Just use Uzbl, hang around in our IRC channel, try out different things and report bugs. If you're feeling more adventurous, you can use one of the development branches and give bug reports and suggestions straight to the developer in charge of that, so the same problems don't occur when they get merged into the master branch. Play around with the configs and scripts and see if you can improve things. The wiki can be a good source of inspiration. You may also find mistakes in our documentation.
If you don't feel like just sending bug reports, you can dive into the code and start hacking. Even if you're not good at C, thanks to uzbl's 'ecosystem' of scripts there is a lot that can be done. However, it's usually a good idea to tell us first what you want to do, to avoid unneeded or duplicate work.
Read on for more info...
- clone the code with git. Either you host your git repo yourself, or use something userfriendly like Github If you want to use github, you basically just need to register and click the fork button on uzbl/uzbl If you're new to Git/github, have no fear:
Do your work, test it and push to your repo. It may be interesting to ask others for input on your work. Develop against master for small changes/fixes, experimental or a new topic branch for experimental/intrusive work.
If you think your code should be in the main uzbl code and meets all requirements (see below), then file a Pull Request on github.
Patch/branch requirements before merging:
- Patches must be about one thing. If you want to work on multiple things, create new branches. I allow exceptions for trivial typo fixes and such, but that's it. This also implies that you also need to update your tree reguraly. Don't fall behind too much. (i.e., merge from upstream)
- Any change in functionality that you want merged in must also be documented. There is a readme and some files in the repository which should correspond to the code base at all times. Update them, not only for end users but also for your fellow hackers.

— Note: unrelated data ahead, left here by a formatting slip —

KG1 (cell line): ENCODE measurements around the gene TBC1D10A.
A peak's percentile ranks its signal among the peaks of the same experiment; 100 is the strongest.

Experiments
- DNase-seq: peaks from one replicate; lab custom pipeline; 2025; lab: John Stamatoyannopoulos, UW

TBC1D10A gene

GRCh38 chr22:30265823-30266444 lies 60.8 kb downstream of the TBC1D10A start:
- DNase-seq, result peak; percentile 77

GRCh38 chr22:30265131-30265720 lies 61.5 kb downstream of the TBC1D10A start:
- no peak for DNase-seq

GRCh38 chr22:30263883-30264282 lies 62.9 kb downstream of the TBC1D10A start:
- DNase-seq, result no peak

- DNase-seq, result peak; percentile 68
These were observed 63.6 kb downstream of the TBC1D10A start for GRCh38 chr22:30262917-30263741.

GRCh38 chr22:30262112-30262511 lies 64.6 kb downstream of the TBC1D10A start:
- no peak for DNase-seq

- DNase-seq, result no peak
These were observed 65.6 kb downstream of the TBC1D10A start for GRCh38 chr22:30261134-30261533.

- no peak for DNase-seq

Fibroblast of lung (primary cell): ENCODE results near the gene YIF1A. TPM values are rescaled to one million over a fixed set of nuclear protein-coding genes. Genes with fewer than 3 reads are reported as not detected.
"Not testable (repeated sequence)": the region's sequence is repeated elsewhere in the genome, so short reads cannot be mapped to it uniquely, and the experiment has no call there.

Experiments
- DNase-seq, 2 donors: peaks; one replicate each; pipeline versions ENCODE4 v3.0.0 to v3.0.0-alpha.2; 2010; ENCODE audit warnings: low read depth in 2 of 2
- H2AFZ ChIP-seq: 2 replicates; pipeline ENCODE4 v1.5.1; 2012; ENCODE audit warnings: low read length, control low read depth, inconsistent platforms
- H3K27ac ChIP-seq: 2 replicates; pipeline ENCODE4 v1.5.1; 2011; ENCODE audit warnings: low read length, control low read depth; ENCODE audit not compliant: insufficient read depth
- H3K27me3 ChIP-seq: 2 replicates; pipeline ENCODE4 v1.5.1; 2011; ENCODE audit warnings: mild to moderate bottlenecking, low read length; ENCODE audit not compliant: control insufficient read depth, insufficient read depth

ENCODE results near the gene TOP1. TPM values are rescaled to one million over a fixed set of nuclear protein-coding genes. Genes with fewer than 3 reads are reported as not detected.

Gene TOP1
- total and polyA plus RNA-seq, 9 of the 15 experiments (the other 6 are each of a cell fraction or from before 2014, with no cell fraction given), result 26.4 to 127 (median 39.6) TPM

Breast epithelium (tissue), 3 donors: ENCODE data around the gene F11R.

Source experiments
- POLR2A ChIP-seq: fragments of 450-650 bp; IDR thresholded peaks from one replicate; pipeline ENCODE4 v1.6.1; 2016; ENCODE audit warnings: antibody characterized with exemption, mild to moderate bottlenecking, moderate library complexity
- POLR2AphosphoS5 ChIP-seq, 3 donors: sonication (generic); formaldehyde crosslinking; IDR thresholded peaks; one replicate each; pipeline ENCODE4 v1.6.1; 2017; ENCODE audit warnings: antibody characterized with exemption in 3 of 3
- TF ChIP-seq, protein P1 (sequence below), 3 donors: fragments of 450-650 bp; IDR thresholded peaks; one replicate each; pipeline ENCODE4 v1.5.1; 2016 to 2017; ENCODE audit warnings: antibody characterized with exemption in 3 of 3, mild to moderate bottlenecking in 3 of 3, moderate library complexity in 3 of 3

- Your code should not introduce any compile warnings or errors. And also, no regressions but that's harder to check.
Please try to keep the code clean - we don't like extraneous whitespace. Follow the coding style in the file. The sample pre-commit hook can check for trailing whitespace - so go ahead and::
$ cp .git/hooks/pre-commit.sample .git/hooks/pre-commit
That said, you can always ask us to check on your stuff or ask for advice.
Bug reports are also welcome, especially the ones that come with a patch ;-) .
Before making a new ticket, check whether the bug is reported already. If you
want to report a bug and you don't know where the problem in the code is,
please supply the output of
$ add this to Makefile header: CFLAGS=-g $ recompile $ valgrind --tool=callgrind ./uzbl-core .... $ kcachegrind callgrind.out.foo
Memory leak checking
valgrind --tool=memcheck --leak-check=full ./uzbl-core
Writing unit tests
If you can, write a unit test for a bugfix or new functionality. Add relevant
unit tests to existing .c files in tests/. Others should be made in new source
files with corresponding changes to the tests/Makefile. Run all tests with
Debugging / backtraces
- compile with -ggdb (enabled by default on experimental tree)
(gdb) run -c /path/to/config
btif it segfaults to see a backtrace
- you'll find more info on the interwebs